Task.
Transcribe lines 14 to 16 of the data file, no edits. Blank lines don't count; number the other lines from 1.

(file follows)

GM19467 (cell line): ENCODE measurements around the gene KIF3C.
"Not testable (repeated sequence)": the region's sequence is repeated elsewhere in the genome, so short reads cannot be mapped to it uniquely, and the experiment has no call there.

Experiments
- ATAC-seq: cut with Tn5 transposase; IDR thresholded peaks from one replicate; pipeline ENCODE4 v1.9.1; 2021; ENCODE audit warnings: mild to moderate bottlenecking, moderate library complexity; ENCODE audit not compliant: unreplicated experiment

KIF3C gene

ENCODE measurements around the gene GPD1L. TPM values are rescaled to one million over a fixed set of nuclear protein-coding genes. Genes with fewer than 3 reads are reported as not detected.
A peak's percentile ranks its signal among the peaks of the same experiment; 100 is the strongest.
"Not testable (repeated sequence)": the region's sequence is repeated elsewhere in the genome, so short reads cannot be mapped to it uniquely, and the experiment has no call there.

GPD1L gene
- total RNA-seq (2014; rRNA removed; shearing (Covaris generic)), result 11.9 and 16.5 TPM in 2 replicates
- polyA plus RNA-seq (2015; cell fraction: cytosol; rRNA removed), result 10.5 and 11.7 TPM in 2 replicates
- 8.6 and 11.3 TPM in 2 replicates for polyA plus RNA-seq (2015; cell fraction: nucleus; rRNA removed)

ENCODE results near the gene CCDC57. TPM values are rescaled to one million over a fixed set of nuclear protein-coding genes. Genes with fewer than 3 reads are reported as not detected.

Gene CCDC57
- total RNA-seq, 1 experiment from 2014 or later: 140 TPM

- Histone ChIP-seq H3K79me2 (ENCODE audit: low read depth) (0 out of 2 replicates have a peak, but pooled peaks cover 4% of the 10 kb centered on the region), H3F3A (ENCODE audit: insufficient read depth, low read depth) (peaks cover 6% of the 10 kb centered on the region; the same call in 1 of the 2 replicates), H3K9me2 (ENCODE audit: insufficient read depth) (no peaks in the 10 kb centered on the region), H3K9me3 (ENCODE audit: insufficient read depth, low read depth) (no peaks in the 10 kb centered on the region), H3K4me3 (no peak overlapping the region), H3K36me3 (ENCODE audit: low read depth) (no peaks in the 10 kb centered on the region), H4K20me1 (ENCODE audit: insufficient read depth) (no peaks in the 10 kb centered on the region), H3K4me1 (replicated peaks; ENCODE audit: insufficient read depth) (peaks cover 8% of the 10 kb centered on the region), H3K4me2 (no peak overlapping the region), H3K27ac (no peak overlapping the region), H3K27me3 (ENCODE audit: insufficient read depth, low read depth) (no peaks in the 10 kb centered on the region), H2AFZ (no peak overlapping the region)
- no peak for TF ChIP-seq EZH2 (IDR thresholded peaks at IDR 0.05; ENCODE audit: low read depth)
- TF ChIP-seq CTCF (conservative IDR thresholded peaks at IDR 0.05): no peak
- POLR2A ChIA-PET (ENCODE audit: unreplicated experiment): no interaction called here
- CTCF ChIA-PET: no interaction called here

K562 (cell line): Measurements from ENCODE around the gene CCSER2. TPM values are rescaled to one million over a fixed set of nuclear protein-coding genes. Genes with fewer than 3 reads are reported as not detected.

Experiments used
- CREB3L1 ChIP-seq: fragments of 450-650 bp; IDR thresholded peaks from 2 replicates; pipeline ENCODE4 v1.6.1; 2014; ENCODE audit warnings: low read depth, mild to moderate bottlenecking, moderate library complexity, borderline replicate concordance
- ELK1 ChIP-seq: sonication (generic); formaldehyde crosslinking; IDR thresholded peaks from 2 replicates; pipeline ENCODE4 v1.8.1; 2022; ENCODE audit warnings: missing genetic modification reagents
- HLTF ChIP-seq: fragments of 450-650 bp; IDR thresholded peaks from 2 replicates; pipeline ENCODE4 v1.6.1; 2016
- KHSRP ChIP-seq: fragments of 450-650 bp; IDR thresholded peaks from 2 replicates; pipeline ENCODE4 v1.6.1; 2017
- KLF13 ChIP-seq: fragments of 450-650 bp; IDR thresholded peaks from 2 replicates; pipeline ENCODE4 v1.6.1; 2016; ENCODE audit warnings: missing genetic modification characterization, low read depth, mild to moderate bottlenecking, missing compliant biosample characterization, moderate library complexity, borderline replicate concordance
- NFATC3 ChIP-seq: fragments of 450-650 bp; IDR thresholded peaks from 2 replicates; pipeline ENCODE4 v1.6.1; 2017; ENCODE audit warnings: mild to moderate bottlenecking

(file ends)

Gene CCDC57
- total RNA-seq, 1 experiment from 2014 or later: 140 TPM

- Histone ChIP-seq H3K79me2 (ENCODE audit: low read depth) (0 out of 2 replicates have a peak, but pooled peaks cover 4% of the 10 kb centered on the region), H3F3A (ENCODE audit: insufficient read depth, low read depth) (peaks cover 6% of the 10 kb centered on the region; the same call in 1 of the 2 replicates), H3K9me2 (ENCODE audit: insufficient read depth) (no peaks in the 10 kb centered on the region), H3K9me3 (ENCODE audit: insufficient read depth, low read depth) (no peaks in the 10 kb centered on the region), H3K4me3 (no peak overlapping the region), H3K36me3 (ENCODE audit: low read depth) (no peaks in the 10 kb centered on the region), H4K20me1 (ENCODE audit: insufficient read depth) (no peaks in the 10 kb centered on the region), H3K4me1 (replicated peaks; ENCODE audit: insufficient read depth) (peaks cover 8% of the 10 kb centered on the region), H3K4me2 (no peak overlapping the region), H3K27ac (no peak overlapping the region), H3K27me3 (ENCODE audit: insufficient read depth, low read depth) (no peaks in the 10 kb centered on the region), H2AFZ (no peak overlapping the region)